So if you're adding that up at home, you know this team is an outrageous 8-1 in elimination games just in the past 24 months. And as we pointed out a few weeks ago, when this scenario unfolded again in that Pirates series, not only have the Cardinals won those games, but many of them would rank really, really, really high on anyone's list of Greatest October Games of the 21st Century.
And now they're right back in this same situation. Winning two games in Fenway, under these circumstances, will be as challenging as anything they've done. But if you watched this team ignore the bedlam to take classic win-or-else games in Philadelphia, Washington and Pittsburgh, you should know this is a group that loves these moments.
"I don't really know how to explain it," said infielder Daniel Descalso. "We've been really good in those situations, where it's win or go home. I don't know if we like the pressure, or what it is. But it seems like every time we're in deep like that, somebody new steps up and gets a big hit, or makes big pitches. And it's fun to be part of."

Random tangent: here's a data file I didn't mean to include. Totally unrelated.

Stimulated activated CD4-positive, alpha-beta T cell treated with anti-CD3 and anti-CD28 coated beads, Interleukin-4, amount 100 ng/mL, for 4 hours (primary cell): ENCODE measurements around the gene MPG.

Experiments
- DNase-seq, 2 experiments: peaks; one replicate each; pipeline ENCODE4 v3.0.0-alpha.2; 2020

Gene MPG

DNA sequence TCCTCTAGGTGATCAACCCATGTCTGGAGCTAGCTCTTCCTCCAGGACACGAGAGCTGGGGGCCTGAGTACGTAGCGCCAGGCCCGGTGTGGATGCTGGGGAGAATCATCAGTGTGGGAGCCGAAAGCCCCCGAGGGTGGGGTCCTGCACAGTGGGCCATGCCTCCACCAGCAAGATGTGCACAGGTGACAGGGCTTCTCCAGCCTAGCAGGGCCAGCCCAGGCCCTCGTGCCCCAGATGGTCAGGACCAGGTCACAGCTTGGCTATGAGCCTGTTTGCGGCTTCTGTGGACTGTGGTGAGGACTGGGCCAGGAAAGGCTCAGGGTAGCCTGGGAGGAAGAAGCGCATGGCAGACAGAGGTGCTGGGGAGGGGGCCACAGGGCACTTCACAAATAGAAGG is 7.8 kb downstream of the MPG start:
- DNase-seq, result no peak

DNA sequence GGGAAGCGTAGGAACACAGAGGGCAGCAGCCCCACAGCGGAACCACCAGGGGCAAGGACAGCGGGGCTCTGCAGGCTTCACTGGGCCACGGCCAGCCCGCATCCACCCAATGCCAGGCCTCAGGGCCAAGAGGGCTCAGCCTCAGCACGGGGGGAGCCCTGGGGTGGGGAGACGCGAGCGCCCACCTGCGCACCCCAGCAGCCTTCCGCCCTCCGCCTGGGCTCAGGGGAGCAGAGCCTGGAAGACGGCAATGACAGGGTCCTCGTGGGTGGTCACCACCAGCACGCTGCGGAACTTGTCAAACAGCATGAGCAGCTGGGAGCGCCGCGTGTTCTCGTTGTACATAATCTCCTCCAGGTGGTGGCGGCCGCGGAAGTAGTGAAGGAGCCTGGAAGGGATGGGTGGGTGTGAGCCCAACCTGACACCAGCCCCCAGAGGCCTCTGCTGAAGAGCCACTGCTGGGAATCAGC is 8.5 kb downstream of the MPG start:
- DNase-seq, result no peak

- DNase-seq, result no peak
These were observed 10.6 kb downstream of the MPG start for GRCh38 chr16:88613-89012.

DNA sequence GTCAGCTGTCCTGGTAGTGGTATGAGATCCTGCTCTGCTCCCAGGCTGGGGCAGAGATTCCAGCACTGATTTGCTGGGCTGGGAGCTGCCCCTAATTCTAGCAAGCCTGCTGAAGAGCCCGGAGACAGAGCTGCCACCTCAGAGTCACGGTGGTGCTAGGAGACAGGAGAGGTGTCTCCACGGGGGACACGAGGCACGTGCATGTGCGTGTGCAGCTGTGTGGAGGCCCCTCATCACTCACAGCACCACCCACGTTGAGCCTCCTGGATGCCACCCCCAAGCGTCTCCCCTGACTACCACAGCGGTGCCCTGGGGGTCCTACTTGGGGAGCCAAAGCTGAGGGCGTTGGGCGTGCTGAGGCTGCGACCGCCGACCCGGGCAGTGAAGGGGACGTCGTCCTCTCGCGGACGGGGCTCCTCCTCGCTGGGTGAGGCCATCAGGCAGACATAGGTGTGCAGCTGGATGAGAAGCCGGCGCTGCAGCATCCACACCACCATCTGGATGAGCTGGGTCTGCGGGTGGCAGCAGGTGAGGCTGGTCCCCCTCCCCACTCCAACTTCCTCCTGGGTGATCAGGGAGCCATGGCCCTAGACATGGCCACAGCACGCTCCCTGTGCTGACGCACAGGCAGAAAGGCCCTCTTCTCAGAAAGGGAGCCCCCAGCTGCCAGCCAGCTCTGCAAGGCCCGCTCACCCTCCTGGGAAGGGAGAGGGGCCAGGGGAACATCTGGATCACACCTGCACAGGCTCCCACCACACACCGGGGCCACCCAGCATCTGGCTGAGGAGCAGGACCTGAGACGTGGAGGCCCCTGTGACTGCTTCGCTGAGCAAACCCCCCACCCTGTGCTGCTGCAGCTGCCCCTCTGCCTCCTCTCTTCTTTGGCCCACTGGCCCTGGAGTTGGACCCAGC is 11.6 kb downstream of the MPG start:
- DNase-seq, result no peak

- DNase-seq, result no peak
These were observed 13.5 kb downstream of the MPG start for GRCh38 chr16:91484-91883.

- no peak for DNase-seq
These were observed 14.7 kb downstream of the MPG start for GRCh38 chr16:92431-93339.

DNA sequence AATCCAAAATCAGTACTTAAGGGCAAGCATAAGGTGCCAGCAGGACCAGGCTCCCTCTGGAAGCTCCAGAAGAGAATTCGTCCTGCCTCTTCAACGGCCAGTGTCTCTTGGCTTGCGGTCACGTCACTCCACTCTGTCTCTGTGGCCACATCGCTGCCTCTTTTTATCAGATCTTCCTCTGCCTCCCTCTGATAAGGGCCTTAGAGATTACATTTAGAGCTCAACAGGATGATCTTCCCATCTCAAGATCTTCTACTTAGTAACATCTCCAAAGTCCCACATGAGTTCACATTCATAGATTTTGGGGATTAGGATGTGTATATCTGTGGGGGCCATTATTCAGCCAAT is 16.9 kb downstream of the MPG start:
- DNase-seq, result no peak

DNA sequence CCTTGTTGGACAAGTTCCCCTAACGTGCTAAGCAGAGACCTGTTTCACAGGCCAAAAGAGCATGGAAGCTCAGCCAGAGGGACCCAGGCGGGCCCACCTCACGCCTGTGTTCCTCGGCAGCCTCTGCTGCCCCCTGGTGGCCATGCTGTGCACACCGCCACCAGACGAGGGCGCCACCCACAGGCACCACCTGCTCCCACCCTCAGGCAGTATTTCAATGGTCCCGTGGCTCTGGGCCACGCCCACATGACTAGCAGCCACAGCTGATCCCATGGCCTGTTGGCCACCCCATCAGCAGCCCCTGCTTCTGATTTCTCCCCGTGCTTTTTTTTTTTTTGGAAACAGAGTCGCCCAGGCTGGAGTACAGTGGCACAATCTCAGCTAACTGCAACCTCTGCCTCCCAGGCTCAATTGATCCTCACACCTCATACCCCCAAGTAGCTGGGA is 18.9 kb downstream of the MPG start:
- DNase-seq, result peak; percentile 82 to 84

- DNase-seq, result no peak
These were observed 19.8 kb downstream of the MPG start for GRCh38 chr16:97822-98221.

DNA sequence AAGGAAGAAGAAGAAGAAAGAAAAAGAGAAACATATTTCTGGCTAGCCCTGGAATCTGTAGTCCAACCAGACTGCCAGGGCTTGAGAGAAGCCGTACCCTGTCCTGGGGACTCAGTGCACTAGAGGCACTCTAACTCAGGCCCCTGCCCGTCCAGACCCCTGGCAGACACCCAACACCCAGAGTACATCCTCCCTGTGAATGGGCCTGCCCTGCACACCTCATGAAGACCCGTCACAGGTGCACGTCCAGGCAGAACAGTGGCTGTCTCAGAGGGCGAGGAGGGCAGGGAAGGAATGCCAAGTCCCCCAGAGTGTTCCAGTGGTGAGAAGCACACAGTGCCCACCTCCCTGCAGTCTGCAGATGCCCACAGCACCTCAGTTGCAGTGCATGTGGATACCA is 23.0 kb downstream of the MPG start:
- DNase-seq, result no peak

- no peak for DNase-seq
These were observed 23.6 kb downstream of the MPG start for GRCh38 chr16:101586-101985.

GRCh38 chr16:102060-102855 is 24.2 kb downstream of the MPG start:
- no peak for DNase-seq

So how rare is it for teams like this to be this good in games that could boot them off October Island? According to Elias, only one other team in history has ever pulled off a stretch of 8-1 or better over nine or more postseason elimination games. And guess who it is?
Right. The Red Sox -- who actually went 13-1 in elimination games, starting with the 2003 ALCS against the Yankees and running through Game 6 of the 2008 ALCS against Tampa Bay, with the only loss coming in the Aaron Boone Game in '03.